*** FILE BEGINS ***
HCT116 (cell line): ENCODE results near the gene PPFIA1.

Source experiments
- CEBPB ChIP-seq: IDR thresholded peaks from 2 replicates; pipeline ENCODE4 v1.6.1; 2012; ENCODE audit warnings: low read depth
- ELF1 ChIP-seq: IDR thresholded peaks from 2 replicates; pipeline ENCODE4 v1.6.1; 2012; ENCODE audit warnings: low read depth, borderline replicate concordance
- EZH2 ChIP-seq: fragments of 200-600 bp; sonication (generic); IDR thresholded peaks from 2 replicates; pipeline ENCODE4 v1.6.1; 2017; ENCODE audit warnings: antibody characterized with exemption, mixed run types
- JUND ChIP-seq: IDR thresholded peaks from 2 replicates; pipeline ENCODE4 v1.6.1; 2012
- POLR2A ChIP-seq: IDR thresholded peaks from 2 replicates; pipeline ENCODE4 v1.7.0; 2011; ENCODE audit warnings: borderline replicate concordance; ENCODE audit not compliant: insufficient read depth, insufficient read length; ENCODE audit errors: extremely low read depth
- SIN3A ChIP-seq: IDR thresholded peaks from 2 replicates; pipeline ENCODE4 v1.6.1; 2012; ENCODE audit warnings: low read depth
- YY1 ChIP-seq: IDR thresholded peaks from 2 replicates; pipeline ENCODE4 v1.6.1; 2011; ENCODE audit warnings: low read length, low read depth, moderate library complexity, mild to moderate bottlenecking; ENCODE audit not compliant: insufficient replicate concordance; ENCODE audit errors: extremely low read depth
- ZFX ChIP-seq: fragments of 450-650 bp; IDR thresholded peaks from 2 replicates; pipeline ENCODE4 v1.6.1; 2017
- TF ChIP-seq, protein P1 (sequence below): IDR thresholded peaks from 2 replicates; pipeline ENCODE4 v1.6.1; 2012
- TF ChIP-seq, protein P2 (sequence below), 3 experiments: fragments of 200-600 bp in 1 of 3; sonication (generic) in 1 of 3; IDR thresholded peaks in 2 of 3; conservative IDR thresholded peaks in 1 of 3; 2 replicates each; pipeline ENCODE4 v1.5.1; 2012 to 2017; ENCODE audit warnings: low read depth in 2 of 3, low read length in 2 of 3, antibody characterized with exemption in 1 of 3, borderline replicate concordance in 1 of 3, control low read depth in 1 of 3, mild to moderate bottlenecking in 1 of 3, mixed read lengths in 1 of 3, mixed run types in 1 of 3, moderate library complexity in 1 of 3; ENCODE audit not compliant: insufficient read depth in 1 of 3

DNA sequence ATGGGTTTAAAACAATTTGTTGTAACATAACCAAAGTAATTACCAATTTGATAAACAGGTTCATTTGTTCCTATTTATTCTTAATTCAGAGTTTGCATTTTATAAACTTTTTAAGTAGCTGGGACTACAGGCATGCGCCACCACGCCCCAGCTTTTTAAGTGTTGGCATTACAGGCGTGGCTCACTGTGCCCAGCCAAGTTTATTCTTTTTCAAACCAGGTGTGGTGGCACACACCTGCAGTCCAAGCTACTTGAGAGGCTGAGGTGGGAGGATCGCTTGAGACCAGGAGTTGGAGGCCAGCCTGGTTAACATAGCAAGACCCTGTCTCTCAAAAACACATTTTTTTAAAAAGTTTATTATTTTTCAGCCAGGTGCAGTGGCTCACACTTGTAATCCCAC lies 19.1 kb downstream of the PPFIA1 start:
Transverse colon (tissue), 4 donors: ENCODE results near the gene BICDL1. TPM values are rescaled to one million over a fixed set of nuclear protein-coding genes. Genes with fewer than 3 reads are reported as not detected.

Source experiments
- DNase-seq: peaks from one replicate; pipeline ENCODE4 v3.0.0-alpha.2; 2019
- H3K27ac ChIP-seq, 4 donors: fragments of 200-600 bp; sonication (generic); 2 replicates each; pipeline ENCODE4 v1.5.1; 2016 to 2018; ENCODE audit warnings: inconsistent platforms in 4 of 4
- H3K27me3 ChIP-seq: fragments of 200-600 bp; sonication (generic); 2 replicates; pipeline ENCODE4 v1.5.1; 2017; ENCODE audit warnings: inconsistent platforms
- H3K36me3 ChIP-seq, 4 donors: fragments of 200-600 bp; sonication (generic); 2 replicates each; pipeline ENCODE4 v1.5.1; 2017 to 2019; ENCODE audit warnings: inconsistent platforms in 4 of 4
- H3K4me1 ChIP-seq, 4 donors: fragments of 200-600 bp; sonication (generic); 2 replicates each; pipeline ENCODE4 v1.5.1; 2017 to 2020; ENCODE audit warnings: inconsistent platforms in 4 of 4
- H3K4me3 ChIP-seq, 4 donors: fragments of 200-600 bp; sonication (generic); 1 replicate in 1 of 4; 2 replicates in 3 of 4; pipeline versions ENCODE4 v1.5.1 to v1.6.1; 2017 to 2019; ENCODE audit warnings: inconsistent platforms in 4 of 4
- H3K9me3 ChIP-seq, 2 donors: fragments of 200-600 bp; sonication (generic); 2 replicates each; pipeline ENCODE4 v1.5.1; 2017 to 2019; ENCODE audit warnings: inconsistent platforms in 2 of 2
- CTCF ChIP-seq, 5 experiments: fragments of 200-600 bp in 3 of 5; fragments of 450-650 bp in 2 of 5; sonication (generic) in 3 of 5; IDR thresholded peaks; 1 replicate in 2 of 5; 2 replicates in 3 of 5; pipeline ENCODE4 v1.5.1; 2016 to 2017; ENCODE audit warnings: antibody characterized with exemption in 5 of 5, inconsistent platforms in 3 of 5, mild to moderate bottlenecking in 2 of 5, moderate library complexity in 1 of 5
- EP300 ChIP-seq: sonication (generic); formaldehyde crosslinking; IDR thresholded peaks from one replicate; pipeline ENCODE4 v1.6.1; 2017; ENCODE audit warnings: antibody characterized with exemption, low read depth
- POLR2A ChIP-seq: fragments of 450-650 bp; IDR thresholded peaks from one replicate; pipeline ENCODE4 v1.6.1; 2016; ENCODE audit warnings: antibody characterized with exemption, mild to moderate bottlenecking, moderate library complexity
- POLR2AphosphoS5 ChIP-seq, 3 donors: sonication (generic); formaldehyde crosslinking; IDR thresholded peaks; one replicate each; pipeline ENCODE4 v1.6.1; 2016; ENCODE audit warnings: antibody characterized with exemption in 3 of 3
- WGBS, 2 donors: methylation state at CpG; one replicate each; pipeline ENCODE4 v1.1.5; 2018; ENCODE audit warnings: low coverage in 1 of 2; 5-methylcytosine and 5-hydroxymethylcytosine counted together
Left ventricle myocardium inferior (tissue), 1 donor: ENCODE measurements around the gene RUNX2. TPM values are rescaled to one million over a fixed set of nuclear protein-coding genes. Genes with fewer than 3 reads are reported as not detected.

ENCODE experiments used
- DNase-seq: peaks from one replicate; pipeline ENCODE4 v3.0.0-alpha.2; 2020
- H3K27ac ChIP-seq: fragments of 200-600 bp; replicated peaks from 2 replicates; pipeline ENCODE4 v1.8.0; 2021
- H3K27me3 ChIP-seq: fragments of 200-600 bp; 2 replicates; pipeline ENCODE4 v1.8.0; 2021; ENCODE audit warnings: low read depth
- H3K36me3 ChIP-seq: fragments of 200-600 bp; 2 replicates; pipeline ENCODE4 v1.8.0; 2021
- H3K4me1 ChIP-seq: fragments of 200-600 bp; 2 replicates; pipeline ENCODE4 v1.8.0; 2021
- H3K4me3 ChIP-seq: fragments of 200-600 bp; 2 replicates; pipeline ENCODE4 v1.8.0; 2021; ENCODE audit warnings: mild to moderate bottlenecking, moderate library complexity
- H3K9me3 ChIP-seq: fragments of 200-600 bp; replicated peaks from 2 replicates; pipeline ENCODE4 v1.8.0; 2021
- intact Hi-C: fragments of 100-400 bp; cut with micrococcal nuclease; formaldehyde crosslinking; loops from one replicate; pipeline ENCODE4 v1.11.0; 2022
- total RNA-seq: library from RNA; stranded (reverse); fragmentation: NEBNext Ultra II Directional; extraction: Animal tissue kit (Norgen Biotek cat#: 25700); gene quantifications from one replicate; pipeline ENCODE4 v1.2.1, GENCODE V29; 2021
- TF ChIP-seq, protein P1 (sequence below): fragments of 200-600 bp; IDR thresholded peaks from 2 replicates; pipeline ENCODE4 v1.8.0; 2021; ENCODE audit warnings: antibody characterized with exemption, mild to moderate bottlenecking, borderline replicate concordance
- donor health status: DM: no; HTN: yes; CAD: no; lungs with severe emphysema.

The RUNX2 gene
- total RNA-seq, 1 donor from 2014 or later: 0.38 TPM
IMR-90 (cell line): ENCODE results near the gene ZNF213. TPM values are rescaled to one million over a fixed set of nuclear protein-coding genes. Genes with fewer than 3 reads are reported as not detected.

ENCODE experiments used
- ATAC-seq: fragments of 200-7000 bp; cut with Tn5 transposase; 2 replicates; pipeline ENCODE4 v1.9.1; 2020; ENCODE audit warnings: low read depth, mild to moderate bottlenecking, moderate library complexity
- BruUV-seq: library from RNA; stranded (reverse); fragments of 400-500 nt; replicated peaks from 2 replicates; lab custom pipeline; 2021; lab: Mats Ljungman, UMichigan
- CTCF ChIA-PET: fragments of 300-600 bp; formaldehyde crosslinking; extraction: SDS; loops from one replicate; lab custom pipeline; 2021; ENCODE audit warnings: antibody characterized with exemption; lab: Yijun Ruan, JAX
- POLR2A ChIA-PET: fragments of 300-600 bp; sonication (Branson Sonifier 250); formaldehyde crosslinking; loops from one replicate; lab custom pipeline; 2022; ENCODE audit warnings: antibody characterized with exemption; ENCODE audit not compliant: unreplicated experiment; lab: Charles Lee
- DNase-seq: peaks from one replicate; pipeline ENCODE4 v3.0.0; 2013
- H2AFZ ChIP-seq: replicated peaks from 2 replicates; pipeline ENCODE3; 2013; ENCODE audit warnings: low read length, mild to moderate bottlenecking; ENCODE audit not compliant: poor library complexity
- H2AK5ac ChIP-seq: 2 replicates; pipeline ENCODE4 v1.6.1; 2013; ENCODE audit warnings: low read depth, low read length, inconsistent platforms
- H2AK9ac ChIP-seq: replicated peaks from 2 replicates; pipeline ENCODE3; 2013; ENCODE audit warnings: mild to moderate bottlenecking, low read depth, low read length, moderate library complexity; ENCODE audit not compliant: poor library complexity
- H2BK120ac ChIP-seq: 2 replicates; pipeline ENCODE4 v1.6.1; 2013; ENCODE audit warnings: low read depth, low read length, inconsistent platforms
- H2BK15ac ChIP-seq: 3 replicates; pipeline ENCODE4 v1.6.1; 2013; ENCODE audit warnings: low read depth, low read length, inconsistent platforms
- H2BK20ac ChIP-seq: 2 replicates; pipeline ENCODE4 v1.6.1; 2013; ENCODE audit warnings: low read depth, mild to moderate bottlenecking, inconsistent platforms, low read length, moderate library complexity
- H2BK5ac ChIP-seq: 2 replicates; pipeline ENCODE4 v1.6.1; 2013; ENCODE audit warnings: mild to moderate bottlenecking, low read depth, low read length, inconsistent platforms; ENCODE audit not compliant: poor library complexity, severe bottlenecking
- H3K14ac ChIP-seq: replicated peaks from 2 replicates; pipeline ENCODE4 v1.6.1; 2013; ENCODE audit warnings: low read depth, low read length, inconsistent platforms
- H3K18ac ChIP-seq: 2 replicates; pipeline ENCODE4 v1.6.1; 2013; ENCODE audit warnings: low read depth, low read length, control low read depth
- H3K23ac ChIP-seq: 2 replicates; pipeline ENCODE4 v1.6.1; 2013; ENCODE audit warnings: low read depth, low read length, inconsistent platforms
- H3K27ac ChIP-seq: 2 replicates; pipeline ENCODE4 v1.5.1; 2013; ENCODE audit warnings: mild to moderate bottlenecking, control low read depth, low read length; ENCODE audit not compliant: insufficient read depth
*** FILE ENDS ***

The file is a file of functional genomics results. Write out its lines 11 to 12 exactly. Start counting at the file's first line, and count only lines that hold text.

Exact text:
- TF ChIP-seq, protein P1 (sequence below): IDR thresholded peaks from 2 replicates; pipeline ENCODE4 v1.6.1; 2012
- TF ChIP-seq, protein P2 (sequence below), 3 experiments: fragments of 200-600 bp in 1 of 3; sonication (generic) in 1 of 3; IDR thresholded peaks in 2 of 3; conservative IDR thresholded peaks in 1 of 3; 2 replicates each; pipeline ENCODE4 v1.5.1; 2012 to 2017; ENCODE audit warnings: low read depth in 2 of 3, low read length in 2 of 3, antibody characterized with exemption in 1 of 3, borderline replicate concordance in 1 of 3, control low read depth in 1 of 3, mild to moderate bottlenecking in 1 of 3, mixed read lengths in 1 of 3, mixed run types in 1 of 3, moderate library complexity in 1 of 3; ENCODE audit not compliant: insufficient read depth in 1 of 3